Thursday, January 21, 2010

Yarn on Thursday: Stitch Edition, Week 3

The project: Knitting all the stitches in's Stitch Directory.
The yarn: Anything you want. I'm using a Phentex "Monster Ball of Yarn" (32 oz. 100% acrylic), which won't block, but will give good stitch definition.
The needles: Again, whatever you want that goes with your yarn. I'm using my beloved Lantern Moon size 7s, because they're pretty.
Why this is happening: Because lots of people want to learn new stitches this year!
This week's stitches: Close Checks (#7), Diagonal Rib (#8), Diagonals (#9), Diamond Pattern (#10), Double Basketweave (#11) and Double Seed Stitch/Double Moss Stitch (#12)

First, Close Checks. This is worked over a multiple of six stitches, so that will give me eighteen pattern stitches with six border stitches on each side. Since the pattern repeats over eight rows, three repeats will get us to 24 rows. The principle is the same as Box Stitch, just over more stitches (three) and rows (four). Looks like a big, well-defined box stitch, too.

Things I noticed about this pattern: Reversible, as advertised. As in I was going to show you a shot of the front, but it looks EXACTLY like the back, so what's the point? Does try to pull in a bit width-wise (it's basically a 3x3 rib every four rows), but wouldn't have to be blocked.

Second, Diagonal Rib. Finally, another pattern worked over four stitches! Something actually divisible evenly into 20! This means five border stitches, 20 pattern stitches, five border stitches. It's another pattern that repeats over eight rows, so three repeats will get us to 24 rows here, too.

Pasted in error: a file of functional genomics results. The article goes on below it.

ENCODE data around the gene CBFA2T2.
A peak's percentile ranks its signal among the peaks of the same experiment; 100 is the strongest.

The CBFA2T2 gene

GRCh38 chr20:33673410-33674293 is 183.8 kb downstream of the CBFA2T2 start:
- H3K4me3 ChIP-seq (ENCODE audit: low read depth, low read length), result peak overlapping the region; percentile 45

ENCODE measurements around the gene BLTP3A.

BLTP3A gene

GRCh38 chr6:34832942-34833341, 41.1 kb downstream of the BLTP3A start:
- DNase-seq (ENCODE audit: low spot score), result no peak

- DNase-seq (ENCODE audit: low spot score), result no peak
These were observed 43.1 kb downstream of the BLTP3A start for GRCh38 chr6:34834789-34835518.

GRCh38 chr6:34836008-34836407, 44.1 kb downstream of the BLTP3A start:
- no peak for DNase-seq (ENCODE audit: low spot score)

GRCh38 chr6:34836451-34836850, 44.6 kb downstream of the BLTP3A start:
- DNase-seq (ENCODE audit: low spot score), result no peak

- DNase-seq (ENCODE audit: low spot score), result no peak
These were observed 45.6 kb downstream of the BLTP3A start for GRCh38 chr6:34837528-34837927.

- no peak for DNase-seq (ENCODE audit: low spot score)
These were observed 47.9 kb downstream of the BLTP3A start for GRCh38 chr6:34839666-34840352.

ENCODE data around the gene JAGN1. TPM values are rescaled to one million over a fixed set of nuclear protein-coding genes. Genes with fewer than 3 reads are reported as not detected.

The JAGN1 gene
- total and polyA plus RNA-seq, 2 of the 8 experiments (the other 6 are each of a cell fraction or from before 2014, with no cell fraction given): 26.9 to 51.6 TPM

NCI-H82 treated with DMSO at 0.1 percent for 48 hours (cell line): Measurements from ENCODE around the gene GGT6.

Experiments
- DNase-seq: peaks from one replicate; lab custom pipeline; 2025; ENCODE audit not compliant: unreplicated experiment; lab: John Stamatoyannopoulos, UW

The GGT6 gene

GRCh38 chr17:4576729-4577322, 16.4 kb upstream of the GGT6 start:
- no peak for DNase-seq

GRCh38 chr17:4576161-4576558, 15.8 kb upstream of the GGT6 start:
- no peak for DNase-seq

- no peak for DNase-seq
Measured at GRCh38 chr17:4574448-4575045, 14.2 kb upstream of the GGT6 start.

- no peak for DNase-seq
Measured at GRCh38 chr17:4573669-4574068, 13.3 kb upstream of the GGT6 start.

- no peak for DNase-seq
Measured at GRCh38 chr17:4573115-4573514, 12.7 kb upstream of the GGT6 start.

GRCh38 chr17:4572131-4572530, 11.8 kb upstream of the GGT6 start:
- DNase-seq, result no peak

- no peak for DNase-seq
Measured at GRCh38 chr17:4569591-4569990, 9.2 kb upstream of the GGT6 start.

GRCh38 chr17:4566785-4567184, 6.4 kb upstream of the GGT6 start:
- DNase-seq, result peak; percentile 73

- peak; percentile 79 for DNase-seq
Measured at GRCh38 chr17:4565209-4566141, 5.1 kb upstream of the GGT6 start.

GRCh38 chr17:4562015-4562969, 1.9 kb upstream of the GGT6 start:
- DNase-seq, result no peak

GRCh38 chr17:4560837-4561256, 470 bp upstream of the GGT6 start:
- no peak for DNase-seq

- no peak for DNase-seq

Things I noticed about this pattern: Reversible, as advertised. The trick seems to be "pay attention to the pattern on the RS; then, whatever stitch is there on the WS, do that again." So, if, on the WS, it looks like there's a purl stitch next (meaning you did a knit stitch on the RS), do a purl stitch.

This pattern tries to bunch in on itself a bit, but can't. And it's a mite strange-looking. I'm not sure what I'd use it for - dishcloths, maybe? It makes an interesting texture. Making Diagonal Ribs in the round could be cool (now trying to imagine the "fun" of matching sleeve and body ribs so everything swirls together up to the neckline - *shudder*).

Third, Diagonals. says this about this pattern:
"A stockinette background with reverse stockinette diagonal ridges make this pattern stitch pop out. The wrong side looks equally nice but the ridges move in the other direction and are larger. The ridges and background can be worked over any number of stitches and each can be wider or more narrow once the principle is understood."

It's an odd one, worked over a "multiple of 8 +6". This means I can have one repeat (for a whopping 14 stitch wide pattern) or two repeats (for an extra-wide 22 stitches). I'm going to go with the 22 stitches, so I can get a feel for what multiple repeats look like. This means four border stitches, 22 pattern stitches, four border stitches.

Things I noticed about this pattern: Well, the notes from are right. This could be done with as many k's and/or p's as you wanted. It acts like a rib, though, and does scrunch in on itself. If you were just looking for texture, you'd want to do it in a fiber that would block flat.

Trying to get a better shot,
so you can see how it pulls in on itself